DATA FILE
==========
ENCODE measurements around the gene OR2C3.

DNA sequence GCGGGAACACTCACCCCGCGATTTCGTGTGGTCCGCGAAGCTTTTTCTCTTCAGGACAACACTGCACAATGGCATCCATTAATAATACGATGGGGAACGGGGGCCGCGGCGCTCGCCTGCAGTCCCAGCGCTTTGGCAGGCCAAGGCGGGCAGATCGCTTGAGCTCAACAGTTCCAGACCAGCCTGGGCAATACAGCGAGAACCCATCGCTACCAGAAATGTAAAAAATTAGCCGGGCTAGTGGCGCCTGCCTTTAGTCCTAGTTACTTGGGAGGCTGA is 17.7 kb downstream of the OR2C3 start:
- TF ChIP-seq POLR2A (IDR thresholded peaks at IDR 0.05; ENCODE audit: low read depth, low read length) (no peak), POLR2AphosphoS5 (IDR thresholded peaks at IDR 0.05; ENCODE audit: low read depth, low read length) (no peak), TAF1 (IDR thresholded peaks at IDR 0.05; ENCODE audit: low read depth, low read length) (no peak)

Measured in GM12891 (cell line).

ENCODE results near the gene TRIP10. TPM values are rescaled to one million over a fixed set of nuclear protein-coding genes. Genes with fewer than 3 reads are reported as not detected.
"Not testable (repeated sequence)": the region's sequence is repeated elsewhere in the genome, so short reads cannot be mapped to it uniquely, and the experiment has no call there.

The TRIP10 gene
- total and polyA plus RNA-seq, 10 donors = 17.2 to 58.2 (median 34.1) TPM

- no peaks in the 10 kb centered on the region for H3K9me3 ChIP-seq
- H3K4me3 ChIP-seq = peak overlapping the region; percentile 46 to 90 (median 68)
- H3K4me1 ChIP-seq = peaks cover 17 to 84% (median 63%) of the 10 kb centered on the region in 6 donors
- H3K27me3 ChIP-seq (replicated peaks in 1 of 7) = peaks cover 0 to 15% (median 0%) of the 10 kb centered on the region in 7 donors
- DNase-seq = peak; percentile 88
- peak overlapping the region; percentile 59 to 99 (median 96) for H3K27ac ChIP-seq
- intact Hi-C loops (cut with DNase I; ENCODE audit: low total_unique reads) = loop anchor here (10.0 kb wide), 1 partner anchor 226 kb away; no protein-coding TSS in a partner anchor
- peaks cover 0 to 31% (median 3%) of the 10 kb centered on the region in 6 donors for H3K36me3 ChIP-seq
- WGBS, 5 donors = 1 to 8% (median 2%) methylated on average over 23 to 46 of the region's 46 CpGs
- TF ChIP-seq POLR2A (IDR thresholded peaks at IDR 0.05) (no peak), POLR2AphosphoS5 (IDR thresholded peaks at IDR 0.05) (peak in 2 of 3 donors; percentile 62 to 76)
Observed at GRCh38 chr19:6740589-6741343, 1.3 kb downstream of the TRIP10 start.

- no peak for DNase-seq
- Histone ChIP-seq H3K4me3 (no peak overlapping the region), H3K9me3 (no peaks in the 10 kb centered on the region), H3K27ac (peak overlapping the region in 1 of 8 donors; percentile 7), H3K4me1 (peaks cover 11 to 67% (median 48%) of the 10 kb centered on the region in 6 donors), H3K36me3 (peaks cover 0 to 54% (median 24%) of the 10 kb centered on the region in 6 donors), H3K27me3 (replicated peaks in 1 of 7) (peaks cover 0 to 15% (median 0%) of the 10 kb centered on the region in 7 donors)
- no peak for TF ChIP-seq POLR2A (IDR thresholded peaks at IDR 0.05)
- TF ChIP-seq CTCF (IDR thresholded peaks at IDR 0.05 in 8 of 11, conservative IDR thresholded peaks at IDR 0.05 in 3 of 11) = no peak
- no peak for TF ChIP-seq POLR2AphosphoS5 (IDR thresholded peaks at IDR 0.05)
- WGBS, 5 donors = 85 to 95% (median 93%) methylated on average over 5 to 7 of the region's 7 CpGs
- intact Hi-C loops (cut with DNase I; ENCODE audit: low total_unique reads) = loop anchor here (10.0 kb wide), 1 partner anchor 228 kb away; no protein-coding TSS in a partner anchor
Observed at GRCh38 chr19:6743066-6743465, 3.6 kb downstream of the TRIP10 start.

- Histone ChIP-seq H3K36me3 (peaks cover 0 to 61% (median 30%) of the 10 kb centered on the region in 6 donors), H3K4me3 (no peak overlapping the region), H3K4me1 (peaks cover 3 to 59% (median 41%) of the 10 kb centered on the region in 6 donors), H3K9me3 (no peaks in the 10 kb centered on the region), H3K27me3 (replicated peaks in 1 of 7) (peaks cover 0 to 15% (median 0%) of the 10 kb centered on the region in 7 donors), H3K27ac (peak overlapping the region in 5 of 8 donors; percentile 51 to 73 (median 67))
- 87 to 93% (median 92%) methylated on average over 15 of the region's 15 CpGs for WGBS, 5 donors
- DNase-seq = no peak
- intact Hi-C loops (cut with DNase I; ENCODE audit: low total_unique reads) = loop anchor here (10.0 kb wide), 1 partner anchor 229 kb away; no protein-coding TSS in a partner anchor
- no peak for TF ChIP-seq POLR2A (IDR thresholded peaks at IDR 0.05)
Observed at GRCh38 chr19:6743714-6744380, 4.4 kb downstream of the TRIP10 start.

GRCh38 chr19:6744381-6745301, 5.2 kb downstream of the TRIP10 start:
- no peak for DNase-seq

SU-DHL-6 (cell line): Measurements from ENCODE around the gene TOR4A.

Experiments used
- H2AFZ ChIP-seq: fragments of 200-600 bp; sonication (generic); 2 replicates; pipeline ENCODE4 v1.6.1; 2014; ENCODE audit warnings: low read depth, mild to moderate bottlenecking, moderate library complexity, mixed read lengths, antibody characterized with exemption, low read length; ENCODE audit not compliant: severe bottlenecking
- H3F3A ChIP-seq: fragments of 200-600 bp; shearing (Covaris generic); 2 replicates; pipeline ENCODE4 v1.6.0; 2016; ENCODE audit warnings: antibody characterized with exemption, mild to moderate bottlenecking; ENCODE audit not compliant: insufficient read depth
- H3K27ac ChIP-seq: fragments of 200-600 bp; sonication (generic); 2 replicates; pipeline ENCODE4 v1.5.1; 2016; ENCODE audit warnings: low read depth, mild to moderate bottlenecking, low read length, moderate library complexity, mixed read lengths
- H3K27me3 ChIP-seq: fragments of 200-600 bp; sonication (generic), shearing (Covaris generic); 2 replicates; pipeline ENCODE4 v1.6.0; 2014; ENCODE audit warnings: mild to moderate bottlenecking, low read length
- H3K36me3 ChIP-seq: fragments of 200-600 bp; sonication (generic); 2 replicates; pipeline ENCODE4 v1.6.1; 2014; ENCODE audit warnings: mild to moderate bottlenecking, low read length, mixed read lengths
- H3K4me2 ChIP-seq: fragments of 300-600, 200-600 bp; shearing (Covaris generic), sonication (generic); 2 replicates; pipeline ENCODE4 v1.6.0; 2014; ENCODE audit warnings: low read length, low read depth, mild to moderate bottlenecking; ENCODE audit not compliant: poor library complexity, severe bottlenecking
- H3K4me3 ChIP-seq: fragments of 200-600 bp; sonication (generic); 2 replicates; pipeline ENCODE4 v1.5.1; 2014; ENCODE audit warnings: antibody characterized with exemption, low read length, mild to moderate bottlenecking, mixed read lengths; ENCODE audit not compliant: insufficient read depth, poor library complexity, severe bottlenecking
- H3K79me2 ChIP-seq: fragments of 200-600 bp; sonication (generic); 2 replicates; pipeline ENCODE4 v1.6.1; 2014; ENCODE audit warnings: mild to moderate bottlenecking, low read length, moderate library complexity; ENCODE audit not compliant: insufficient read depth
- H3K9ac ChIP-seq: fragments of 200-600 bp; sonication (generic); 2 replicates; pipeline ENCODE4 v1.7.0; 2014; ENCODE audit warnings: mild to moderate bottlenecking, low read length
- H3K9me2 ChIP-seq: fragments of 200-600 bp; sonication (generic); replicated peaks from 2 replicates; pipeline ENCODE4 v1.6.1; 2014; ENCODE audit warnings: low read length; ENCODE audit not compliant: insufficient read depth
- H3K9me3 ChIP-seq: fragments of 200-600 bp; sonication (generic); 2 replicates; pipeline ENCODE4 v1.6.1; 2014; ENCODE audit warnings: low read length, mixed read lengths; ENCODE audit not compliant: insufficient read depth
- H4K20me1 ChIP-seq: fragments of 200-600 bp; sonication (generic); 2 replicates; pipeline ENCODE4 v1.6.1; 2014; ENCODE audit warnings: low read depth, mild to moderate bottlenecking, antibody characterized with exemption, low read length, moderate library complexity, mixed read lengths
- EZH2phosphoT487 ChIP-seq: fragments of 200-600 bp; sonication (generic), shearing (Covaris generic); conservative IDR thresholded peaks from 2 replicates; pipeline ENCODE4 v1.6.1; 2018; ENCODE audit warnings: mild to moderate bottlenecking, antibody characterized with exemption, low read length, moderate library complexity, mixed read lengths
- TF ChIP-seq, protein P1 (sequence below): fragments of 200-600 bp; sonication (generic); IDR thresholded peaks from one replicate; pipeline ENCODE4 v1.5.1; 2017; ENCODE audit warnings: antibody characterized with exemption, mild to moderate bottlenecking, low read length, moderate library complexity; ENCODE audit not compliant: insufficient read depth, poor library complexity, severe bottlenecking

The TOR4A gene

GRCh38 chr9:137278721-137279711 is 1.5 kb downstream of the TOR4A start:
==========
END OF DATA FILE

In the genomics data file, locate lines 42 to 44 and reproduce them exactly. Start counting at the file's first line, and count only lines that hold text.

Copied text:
- H3K36me3 ChIP-seq: fragments of 200-600 bp; sonication (generic); 2 replicates; pipeline ENCODE4 v1.6.1; 2014; ENCODE audit warnings: mild to moderate bottlenecking, low read length, mixed read lengths
- H3K4me2 ChIP-seq: fragments of 300-600, 200-600 bp; shearing (Covaris generic), sonication (generic); 2 replicates; pipeline ENCODE4 v1.6.0; 2014; ENCODE audit warnings: low read length, low read depth, mild to moderate bottlenecking; ENCODE audit not compliant: poor library complexity, severe bottlenecking
- H3K4me3 ChIP-seq: fragments of 200-600 bp; sonication (generic); 2 replicates; pipeline ENCODE4 v1.5.1; 2014; ENCODE audit warnings: antibody characterized with exemption, low read length, mild to moderate bottlenecking, mixed read lengths; ENCODE audit not compliant: insufficient read depth, poor library complexity, severe bottlenecking